HomeHeadlinesSweeping changes drawn up in fight against corruption

Sweeping changes drawn up in fight against corruption

BRIAN CHITEMBA
AN inter-ministerial anti-corruption committee has made sweeping resolutions to combat corruption as non-complex cases must be finalised within six months, while complicated matters can only stretch for a year.

This emerged from a recent National Anti-Corruption Strategy Steering Committee (NACSSC) meeting which also agreed to review court processes to expedite the conclusion of corruption cases.

The government has received stinging criticism over the anti-graft fight as law enforcement agents and the judiciary system have been accused of playing a catch-and-release game with high-profile offenders.

Some high-profile cases, including former cabinet ministers, are still pending in court, two years after the initial arrest.

Even President Emmerson Mnangagwa has complained about the delays in the justice system to finalise corruption cases.

The NACSSC is composed of key ministries and government departments, including the Zimbabwe Anti-Corruption Commission (Zacc), the National Prosecuting Authority (NPA), Zimbabwe Republic Police (ZRP), Reserve Bank of Zimbabwe (RBZ), Financial Intelligence Unit, Zimbabwe Revenue Authority (Zimra), Auditor-General, Zimbabwe Electoral Commission (Zec), Transparency International Zimbabwe, and the Law Society of Zimbabwe.

Zimbabwe Revenue Authority

Other members of the committee are the Ministry of Finance and Economic Development, Office of the President and Cabinet, Bankers Association of Zimbabwe and Registrar of Deeds, Companies and Intellectual Property and the Central Vehicle Registry (CVR).

Zacc spokesperson John Makamure said the NACSSC was committed to ensure speedy finalisation of corruption-related matters in courts.

“The committee also resolved a review of court rules to give effect to these resolutions. The Judicial Service Commission (JSC) is in the process of reviewing the rules and it is the expectation of key stakeholders, including the African Parliamentarians Network Against Corruption Zimbabwe Chapter, that the rules will accommodate these resolutions,” Makamure said. “Joint trainings have started covering the following areas; forensic examination; financial investigation; data analytics and extraction; exhibits management; evidence gathering; docket management and intelligence gathering.”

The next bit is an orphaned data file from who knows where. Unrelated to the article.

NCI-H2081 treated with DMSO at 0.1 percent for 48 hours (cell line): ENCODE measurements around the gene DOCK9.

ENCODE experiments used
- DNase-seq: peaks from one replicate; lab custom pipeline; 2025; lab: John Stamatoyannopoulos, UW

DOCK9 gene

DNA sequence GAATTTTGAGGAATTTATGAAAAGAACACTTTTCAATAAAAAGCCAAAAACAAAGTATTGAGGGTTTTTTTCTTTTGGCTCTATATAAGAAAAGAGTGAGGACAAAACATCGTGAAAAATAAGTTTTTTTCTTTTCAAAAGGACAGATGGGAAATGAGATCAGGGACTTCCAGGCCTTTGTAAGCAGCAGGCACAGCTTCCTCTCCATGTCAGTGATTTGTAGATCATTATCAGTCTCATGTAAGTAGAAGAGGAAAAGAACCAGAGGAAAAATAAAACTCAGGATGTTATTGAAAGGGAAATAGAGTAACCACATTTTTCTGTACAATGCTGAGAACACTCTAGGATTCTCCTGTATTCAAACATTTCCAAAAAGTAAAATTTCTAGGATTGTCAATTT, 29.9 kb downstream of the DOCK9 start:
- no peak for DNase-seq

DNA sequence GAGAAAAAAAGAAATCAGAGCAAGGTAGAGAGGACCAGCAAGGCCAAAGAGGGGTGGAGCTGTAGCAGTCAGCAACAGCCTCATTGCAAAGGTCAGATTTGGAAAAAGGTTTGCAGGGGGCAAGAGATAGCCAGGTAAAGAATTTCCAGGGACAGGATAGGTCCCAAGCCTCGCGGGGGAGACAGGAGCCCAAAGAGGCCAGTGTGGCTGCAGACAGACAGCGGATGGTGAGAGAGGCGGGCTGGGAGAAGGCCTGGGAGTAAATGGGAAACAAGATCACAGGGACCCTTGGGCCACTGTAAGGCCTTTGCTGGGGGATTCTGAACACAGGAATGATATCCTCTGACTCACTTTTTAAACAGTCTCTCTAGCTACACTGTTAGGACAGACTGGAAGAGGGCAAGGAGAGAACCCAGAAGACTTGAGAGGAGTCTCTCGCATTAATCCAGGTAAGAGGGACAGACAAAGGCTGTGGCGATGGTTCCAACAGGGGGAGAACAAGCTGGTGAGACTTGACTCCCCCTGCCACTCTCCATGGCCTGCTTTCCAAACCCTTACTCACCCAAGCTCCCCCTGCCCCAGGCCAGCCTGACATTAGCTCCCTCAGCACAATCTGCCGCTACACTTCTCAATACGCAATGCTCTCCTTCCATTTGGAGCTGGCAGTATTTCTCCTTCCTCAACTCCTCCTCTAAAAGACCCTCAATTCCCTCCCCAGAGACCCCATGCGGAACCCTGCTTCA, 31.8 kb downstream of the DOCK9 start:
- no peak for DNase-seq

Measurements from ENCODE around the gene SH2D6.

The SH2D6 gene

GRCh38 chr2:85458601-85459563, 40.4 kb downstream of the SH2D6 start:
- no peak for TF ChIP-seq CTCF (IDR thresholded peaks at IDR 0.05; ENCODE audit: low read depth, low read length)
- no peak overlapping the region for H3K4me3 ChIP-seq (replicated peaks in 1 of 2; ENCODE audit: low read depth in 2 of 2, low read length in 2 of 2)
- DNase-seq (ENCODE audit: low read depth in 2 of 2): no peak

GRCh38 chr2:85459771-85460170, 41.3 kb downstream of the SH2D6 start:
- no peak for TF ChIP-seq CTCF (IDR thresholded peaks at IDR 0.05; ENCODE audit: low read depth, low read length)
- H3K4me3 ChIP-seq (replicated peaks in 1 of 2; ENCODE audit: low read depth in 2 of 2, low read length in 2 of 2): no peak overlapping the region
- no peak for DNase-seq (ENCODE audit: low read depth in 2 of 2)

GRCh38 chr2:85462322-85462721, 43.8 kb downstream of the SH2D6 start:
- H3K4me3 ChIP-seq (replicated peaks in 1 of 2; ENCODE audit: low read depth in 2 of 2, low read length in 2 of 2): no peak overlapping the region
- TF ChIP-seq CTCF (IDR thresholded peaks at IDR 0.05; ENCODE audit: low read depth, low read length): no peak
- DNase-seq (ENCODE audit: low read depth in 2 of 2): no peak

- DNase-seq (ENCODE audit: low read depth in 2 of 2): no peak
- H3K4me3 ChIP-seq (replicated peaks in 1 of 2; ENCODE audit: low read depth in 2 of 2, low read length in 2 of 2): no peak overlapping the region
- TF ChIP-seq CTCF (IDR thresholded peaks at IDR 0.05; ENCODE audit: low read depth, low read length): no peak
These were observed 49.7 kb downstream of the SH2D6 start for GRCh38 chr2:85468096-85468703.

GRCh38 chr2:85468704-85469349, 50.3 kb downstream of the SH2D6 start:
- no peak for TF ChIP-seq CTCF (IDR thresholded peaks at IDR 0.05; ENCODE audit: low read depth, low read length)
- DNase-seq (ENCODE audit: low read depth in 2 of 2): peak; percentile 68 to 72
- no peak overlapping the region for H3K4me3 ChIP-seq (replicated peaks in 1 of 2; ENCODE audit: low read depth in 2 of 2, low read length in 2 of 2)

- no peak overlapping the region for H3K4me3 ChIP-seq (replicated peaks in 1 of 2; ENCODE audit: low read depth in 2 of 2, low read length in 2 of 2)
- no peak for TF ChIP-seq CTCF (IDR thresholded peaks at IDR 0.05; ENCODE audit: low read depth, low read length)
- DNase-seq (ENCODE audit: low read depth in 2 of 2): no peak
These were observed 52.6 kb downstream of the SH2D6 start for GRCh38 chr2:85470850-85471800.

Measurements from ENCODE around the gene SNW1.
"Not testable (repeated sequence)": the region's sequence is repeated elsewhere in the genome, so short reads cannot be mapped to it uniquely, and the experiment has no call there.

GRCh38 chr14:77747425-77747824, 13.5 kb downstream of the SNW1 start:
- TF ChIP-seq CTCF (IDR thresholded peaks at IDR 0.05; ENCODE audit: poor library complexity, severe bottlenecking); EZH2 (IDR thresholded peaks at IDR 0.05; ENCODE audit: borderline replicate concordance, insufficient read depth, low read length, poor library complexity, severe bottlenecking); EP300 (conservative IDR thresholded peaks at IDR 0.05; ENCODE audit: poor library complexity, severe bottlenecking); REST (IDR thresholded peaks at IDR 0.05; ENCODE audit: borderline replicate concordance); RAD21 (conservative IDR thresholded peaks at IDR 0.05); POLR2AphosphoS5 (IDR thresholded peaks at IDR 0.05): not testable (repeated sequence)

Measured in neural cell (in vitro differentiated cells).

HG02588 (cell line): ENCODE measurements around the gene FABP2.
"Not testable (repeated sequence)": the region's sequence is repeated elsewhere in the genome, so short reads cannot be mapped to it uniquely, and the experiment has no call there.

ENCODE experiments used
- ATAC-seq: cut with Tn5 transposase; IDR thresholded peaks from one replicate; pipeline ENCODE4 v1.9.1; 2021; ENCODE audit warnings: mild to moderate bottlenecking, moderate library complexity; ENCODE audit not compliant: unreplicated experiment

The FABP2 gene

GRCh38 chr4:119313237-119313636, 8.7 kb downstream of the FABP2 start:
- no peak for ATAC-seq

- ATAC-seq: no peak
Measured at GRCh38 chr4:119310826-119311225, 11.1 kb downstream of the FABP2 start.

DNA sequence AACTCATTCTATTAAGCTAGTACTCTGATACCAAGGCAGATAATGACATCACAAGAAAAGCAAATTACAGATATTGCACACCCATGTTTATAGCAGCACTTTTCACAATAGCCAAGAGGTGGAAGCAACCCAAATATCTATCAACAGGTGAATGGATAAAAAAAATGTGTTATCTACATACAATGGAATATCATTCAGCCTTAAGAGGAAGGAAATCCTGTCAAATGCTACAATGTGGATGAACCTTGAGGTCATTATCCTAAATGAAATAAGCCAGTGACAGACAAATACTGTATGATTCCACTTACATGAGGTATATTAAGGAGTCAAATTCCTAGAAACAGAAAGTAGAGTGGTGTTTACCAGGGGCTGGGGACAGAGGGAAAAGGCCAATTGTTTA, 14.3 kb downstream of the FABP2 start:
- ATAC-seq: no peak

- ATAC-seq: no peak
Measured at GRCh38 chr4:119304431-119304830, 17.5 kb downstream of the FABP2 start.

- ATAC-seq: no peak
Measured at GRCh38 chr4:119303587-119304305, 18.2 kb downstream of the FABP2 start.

The NACCSC also agreed to strengthen the whistleblower legal framework, asset recovery and take some matters directly to the High Court.

Senior prosecutors from the NPA will be assigned to handle corruption matters.

The anti-corruption committee also implored permanent secretaries in ministries to co-operate with law enforcement agencies when they require statements.

Auditor-General Mildred Chiri has over the years repeatedly exposed corruption in government departments and ministries.

Auditor-General Mildred Chiri

Makamure told the Zimbabwe Independent that the NPA has actioned 19 applications before the High Court referred by Zacc, Zimra and the ZRP for the seizure of assets worth US$56,5 million as at June 14, 2022.

He said 15 active cases referred to the NPA required further investigation before they were filed in the High Court.

“Some of the challenges faced by the NACSSC include limited capacity for all law enforcement authorities and the NPA in executing investigations, international cooperation, drafting and finally referring matters to the High Court for litigation. Protracted process of the asset recovery investigations locally and internationally. Gaps in the Money Laundering and Proceeds of Crime Act to include Zacc and ZRP as enforcement authorities,” Makamure said. “Duplication of investigations by law enforcement agents is also a challenge and there is a need for joint investigation teams to make an impact.”

The NACSSC also resolved to establish more anti-corruption courts at all court levels; amend court rules to introduce a stipulated period by which corruption cases are dealt with thereby enabling prioritisation of corruption cases

“Zacc in particular, should be strengthened through sufficient resources to enable it to strengthen its investigation, prevention, educational and research capacity. Periodic review of public sector and private sector systems to ensure that they uphold the best standards of good corporate governance as the first line of defence against corruption,” he said. “Build and establish Mutual Legal Assistance Treaties (MLATs) to recover assets, evidence and the accused from abroad. This requires the building of working relationships and mutual understanding with foreign authorities through bilateral and multilateral agreements.”

The NACSSC agreed that political leaders should sign integrity pledges.

“President, ministers, MPs, political party leaders and key political figures to take lead in this endeavour,” reads the NACSSC resolutions, in part. “All political parties to spell out anti-corruption and accountability policies in their respective party manifestos. This should form one of the conditions, among others, for political funding from state coffers.  Have regulations (eg, Political Parties Act) which regulates, and increase transparency of party funding. Institutionalise a regular check and monitoring system.”

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